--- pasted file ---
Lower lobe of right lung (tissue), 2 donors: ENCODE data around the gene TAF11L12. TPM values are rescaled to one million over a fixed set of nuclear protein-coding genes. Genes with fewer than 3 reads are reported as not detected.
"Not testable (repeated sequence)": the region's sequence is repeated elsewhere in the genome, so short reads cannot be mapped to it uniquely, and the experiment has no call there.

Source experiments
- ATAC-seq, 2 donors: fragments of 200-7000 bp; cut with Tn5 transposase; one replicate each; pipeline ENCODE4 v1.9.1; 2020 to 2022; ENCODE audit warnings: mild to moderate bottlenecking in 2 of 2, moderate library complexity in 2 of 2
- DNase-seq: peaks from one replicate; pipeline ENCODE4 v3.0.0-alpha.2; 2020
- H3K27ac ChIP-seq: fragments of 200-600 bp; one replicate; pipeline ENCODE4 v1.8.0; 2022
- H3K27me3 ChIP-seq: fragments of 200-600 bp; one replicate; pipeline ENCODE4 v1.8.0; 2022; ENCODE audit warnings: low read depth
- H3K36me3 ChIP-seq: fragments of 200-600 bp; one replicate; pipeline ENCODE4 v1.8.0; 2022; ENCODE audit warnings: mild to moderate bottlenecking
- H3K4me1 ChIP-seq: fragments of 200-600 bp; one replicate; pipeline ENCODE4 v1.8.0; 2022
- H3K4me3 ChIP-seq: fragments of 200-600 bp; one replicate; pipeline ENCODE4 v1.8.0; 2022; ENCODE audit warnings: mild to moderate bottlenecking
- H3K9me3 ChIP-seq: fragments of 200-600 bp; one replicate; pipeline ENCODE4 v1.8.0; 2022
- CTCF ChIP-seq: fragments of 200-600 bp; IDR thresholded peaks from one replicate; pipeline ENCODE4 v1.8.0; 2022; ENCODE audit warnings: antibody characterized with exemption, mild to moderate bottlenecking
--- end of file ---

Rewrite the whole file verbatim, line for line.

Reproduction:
Lower lobe of right lung (tissue), 2 donors: ENCODE data around the gene TAF11L12. TPM values are rescaled to one million over a fixed set of nuclear protein-coding genes. Genes with fewer than 3 reads are reported as not detected.
"Not testable (repeated sequence)": the region's sequence is repeated elsewhere in the genome, so short reads cannot be mapped to it uniquely, and the experiment has no call there.

Source experiments
- ATAC-seq, 2 donors: fragments of 200-7000 bp; cut with Tn5 transposase; one replicate each; pipeline ENCODE4 v1.9.1; 2020 to 2022; ENCODE audit warnings: mild to moderate bottlenecking in 2 of 2, moderate library complexity in 2 of 2
- DNase-seq: peaks from one replicate; pipeline ENCODE4 v3.0.0-alpha.2; 2020
- H3K27ac ChIP-seq: fragments of 200-600 bp; one replicate; pipeline ENCODE4 v1.8.0; 2022
- H3K27me3 ChIP-seq: fragments of 200-600 bp; one replicate; pipeline ENCODE4 v1.8.0; 2022; ENCODE audit warnings: low read depth
- H3K36me3 ChIP-seq: fragments of 200-600 bp; one replicate; pipeline ENCODE4 v1.8.0; 2022; ENCODE audit warnings: mild to moderate bottlenecking
- H3K4me1 ChIP-seq: fragments of 200-600 bp; one replicate; pipeline ENCODE4 v1.8.0; 2022
- H3K4me3 ChIP-seq: fragments of 200-600 bp; one replicate; pipeline ENCODE4 v1.8.0; 2022; ENCODE audit warnings: mild to moderate bottlenecking
- H3K9me3 ChIP-seq: fragments of 200-600 bp; one replicate; pipeline ENCODE4 v1.8.0; 2022
- CTCF ChIP-seq: fragments of 200-600 bp; IDR thresholded peaks from one replicate; pipeline ENCODE4 v1.8.0; 2022; ENCODE audit warnings: antibody characterized with exemption, mild to moderate bottlenecking